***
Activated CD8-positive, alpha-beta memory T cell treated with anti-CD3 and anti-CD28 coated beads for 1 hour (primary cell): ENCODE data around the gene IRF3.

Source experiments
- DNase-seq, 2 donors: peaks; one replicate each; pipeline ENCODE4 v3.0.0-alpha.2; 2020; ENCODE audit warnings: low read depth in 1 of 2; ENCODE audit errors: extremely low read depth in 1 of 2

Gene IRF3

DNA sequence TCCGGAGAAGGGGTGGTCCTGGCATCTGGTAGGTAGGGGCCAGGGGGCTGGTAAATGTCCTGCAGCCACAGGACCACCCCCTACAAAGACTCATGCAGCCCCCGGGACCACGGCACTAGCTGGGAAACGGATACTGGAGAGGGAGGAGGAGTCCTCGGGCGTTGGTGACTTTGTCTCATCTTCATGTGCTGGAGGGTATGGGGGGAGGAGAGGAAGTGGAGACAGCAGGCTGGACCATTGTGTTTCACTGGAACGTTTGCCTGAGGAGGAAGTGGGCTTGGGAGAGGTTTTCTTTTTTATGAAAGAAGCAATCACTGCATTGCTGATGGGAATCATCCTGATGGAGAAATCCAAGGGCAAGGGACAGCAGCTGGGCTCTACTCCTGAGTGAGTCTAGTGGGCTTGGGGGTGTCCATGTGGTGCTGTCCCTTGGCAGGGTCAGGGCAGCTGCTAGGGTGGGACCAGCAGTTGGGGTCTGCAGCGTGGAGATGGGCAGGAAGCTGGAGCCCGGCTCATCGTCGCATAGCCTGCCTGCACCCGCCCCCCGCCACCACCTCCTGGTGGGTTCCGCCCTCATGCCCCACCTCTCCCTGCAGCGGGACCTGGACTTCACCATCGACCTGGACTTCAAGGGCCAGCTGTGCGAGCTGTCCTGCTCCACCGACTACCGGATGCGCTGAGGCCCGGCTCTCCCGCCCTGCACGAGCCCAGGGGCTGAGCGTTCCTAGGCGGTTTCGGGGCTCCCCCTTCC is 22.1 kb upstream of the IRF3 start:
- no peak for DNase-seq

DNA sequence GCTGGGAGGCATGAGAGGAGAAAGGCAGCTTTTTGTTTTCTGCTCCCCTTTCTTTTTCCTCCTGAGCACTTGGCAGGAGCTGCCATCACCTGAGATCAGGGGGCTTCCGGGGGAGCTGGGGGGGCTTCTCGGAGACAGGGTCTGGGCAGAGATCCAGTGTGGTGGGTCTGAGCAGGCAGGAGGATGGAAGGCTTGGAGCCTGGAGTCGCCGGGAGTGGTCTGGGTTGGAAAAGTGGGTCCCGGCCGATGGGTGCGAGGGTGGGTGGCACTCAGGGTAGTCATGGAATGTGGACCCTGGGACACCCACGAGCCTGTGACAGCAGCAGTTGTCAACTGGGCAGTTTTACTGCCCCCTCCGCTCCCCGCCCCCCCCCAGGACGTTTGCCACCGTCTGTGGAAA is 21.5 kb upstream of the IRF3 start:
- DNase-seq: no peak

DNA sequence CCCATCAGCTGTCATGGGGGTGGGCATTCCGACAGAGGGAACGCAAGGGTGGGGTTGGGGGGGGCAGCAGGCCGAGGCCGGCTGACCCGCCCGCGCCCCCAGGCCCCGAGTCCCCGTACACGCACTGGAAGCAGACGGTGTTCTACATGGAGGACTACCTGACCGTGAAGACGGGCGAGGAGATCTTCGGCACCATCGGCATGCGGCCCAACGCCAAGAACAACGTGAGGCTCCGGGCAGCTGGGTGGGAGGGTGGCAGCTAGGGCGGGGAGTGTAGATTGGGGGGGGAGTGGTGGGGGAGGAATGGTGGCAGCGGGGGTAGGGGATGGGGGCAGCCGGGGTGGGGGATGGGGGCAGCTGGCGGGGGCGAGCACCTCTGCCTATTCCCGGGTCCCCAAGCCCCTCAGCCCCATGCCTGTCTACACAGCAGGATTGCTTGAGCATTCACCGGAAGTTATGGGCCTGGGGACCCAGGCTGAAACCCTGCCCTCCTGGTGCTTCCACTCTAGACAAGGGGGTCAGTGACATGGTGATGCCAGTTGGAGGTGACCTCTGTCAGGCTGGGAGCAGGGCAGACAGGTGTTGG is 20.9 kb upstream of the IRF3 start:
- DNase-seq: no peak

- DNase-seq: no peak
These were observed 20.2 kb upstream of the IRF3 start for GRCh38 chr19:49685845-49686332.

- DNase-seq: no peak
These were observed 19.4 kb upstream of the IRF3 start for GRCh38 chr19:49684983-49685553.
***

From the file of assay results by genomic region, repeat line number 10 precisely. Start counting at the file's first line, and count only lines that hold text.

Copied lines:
- DNase-seq: no peak